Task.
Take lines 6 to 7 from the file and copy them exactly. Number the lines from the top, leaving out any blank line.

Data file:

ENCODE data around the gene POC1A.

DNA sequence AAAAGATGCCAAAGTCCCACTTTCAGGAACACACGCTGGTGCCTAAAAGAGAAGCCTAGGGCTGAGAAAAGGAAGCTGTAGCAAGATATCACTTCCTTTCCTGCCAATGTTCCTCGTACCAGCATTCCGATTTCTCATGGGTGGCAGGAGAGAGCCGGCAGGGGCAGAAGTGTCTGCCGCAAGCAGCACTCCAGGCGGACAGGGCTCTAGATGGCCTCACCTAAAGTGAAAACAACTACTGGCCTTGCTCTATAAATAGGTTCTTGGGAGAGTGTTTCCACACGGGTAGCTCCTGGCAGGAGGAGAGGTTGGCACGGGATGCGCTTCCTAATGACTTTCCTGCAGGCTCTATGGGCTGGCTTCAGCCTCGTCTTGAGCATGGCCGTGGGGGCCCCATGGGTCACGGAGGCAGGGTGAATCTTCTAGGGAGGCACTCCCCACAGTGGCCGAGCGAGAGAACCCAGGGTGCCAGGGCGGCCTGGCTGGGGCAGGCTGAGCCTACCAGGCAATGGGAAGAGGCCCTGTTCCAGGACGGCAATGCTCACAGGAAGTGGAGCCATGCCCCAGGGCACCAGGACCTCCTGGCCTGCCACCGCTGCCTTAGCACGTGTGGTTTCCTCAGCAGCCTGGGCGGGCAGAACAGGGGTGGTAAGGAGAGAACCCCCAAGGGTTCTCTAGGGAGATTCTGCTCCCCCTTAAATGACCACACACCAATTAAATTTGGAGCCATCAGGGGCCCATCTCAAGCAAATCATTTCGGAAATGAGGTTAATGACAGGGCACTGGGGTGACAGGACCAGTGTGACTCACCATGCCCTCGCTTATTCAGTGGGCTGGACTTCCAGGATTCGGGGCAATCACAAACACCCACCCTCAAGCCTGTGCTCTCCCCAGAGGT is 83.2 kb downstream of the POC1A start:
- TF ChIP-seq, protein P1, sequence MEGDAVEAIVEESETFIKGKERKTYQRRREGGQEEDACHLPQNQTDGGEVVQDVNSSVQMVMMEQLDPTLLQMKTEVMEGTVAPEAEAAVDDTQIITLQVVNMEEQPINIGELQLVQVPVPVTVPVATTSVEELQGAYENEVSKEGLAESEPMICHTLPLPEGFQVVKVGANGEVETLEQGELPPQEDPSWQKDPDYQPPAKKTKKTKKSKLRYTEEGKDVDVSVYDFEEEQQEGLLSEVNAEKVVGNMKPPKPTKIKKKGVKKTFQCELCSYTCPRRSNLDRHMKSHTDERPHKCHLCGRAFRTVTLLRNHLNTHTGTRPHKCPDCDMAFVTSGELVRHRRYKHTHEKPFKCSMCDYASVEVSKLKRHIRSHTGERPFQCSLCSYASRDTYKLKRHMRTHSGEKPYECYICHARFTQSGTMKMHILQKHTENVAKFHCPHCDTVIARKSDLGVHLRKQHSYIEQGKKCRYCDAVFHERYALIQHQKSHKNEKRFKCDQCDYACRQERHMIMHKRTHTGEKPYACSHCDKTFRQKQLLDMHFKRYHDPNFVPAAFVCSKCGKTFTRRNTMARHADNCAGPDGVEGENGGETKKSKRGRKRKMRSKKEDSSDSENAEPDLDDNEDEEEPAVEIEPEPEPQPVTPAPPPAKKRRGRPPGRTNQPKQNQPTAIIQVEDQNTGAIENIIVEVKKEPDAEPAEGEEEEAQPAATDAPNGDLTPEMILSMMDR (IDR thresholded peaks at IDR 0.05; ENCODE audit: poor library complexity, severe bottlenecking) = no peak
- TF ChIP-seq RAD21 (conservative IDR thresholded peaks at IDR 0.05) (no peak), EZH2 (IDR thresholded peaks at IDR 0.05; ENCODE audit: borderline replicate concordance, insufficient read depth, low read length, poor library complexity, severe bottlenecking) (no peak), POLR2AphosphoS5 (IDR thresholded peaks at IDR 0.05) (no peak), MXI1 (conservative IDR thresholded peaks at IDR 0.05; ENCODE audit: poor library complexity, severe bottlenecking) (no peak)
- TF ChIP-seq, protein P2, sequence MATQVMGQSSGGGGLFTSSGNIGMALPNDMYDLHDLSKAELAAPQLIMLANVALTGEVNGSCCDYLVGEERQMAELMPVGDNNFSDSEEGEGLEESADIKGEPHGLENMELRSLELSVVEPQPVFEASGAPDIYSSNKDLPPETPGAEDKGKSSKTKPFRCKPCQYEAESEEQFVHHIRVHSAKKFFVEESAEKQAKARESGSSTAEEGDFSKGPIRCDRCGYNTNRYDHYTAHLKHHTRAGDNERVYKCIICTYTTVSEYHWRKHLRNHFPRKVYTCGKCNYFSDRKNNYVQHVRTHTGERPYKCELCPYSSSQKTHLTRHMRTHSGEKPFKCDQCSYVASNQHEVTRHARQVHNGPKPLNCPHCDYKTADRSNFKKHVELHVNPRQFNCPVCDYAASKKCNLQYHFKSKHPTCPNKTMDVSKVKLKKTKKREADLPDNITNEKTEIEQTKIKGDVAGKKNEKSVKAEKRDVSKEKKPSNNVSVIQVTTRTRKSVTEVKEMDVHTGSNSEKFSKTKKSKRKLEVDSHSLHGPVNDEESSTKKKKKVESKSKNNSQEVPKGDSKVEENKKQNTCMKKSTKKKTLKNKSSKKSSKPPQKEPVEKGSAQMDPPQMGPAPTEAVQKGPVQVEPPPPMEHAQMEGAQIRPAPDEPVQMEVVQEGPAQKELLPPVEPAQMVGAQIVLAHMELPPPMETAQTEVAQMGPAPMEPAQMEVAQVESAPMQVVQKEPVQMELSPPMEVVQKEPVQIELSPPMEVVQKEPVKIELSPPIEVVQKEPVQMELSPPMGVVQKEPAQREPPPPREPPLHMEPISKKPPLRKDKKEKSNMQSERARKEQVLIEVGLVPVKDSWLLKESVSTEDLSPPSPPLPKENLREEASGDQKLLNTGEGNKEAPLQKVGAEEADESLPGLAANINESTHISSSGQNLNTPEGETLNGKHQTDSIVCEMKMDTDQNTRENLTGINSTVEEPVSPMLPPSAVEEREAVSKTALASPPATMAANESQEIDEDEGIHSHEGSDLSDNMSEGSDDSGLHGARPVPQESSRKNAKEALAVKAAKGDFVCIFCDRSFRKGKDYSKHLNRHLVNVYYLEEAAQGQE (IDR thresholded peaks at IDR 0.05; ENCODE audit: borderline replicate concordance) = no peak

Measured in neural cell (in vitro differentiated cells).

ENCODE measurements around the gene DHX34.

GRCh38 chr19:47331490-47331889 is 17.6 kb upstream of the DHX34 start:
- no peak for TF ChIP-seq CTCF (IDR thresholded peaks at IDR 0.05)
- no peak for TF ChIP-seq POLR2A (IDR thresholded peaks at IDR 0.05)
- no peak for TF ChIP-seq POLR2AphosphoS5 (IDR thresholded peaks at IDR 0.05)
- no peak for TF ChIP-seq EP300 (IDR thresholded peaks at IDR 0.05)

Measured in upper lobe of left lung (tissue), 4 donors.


Measured in neural cell (in vitro differentiated cells).

ENCODE measurements around the gene DHX34.